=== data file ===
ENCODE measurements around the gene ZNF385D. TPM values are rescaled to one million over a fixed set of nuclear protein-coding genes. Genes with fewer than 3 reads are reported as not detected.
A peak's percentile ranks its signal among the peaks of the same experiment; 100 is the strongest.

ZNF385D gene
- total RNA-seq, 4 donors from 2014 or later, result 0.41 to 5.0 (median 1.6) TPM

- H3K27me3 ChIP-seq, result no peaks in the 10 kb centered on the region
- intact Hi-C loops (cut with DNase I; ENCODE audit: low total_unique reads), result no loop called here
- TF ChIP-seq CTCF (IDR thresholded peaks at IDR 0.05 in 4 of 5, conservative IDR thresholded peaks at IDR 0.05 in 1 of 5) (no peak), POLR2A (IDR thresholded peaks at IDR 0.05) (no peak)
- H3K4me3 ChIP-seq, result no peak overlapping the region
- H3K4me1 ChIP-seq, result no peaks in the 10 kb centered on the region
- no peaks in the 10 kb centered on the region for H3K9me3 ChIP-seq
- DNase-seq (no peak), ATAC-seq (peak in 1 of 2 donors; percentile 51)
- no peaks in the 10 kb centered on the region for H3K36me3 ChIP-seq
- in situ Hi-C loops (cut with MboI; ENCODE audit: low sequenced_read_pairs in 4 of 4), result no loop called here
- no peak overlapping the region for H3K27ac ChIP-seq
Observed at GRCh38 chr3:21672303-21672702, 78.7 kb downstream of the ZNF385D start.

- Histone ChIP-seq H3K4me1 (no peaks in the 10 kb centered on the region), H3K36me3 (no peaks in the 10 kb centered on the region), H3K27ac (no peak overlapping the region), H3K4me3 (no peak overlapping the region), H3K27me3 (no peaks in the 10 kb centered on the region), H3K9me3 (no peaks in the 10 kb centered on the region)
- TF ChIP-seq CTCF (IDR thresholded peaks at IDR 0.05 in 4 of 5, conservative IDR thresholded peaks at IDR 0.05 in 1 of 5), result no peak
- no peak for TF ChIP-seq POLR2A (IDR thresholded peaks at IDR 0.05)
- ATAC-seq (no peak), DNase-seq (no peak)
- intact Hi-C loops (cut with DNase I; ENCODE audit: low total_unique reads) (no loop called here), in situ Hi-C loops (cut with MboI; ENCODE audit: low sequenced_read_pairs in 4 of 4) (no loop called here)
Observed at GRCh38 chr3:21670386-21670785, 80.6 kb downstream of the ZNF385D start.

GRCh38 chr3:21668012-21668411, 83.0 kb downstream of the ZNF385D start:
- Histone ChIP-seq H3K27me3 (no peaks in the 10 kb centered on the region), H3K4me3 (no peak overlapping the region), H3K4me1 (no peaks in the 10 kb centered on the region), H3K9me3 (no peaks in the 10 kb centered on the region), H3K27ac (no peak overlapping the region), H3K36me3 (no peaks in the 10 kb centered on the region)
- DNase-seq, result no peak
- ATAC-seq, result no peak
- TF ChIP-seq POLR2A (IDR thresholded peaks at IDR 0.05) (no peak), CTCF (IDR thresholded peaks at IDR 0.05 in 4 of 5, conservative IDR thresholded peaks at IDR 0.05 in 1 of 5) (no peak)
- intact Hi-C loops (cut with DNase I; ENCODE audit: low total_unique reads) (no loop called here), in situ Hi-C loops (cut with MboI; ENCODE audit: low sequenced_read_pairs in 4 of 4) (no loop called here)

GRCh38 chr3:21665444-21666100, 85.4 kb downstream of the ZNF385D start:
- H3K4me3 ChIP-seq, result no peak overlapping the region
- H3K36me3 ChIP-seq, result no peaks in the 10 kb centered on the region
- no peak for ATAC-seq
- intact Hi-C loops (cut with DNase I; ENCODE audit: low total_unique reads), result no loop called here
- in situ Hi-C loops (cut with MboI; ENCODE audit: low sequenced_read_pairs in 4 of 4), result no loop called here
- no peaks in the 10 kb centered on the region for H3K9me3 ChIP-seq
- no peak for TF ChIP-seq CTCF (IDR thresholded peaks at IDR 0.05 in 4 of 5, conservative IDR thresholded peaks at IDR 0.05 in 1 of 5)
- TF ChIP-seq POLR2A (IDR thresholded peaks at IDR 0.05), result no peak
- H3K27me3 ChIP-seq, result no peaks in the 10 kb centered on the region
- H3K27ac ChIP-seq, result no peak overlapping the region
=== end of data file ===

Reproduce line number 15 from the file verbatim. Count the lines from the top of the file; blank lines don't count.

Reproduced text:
Observed at GRCh38 chr3:21672303-21672702, 78.7 kb downstream of the ZNF385D start.